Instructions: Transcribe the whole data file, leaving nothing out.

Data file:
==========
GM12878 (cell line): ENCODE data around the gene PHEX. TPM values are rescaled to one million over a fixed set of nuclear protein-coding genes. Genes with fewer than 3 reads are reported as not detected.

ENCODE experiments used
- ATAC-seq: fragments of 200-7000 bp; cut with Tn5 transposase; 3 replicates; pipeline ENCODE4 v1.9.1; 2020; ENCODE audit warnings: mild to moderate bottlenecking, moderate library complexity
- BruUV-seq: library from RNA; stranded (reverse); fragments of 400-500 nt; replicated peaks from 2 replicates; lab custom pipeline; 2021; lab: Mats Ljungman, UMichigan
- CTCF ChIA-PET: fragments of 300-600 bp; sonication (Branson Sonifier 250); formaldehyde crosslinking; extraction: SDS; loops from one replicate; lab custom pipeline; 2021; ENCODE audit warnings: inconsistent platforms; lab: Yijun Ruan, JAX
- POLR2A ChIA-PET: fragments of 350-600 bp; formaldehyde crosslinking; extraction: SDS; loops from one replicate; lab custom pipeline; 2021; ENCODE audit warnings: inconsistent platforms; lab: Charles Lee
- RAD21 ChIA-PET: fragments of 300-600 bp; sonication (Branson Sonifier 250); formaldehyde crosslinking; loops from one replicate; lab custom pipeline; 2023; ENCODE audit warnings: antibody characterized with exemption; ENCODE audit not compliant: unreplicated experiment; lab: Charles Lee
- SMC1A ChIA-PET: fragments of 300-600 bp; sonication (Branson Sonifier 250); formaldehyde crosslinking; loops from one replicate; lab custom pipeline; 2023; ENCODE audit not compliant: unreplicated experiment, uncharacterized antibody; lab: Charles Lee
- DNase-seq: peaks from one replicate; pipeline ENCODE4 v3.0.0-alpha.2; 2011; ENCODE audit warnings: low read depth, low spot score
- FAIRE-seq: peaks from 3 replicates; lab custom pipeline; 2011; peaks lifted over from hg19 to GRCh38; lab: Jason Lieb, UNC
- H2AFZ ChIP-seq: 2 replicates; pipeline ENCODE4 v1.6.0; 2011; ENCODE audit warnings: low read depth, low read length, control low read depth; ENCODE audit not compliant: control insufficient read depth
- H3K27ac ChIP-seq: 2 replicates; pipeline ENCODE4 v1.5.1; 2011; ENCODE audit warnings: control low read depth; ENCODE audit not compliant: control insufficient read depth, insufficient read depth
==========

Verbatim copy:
GM12878 (cell line): ENCODE data around the gene PHEX. TPM values are rescaled to one million over a fixed set of nuclear protein-coding genes. Genes with fewer than 3 reads are reported as not detected.

ENCODE experiments used
- ATAC-seq: fragments of 200-7000 bp; cut with Tn5 transposase; 3 replicates; pipeline ENCODE4 v1.9.1; 2020; ENCODE audit warnings: mild to moderate bottlenecking, moderate library complexity
- BruUV-seq: library from RNA; stranded (reverse); fragments of 400-500 nt; replicated peaks from 2 replicates; lab custom pipeline; 2021; lab: Mats Ljungman, UMichigan
- CTCF ChIA-PET: fragments of 300-600 bp; sonication (Branson Sonifier 250); formaldehyde crosslinking; extraction: SDS; loops from one replicate; lab custom pipeline; 2021; ENCODE audit warnings: inconsistent platforms; lab: Yijun Ruan, JAX
- POLR2A ChIA-PET: fragments of 350-600 bp; formaldehyde crosslinking; extraction: SDS; loops from one replicate; lab custom pipeline; 2021; ENCODE audit warnings: inconsistent platforms; lab: Charles Lee
- RAD21 ChIA-PET: fragments of 300-600 bp; sonication (Branson Sonifier 250); formaldehyde crosslinking; loops from one replicate; lab custom pipeline; 2023; ENCODE audit warnings: antibody characterized with exemption; ENCODE audit not compliant: unreplicated experiment; lab: Charles Lee
- SMC1A ChIA-PET: fragments of 300-600 bp; sonication (Branson Sonifier 250); formaldehyde crosslinking; loops from one replicate; lab custom pipeline; 2023; ENCODE audit not compliant: unreplicated experiment, uncharacterized antibody; lab: Charles Lee
- DNase-seq: peaks from one replicate; pipeline ENCODE4 v3.0.0-alpha.2; 2011; ENCODE audit warnings: low read depth, low spot score
- FAIRE-seq: peaks from 3 replicates; lab custom pipeline; 2011; peaks lifted over from hg19 to GRCh38; lab: Jason Lieb, UNC
- H2AFZ ChIP-seq: 2 replicates; pipeline ENCODE4 v1.6.0; 2011; ENCODE audit warnings: low read depth, low read length, control low read depth; ENCODE audit not compliant: control insufficient read depth
- H3K27ac ChIP-seq: 2 replicates; pipeline ENCODE4 v1.5.1; 2011; ENCODE audit warnings: control low read depth; ENCODE audit not compliant: control insufficient read depth, insufficient read depth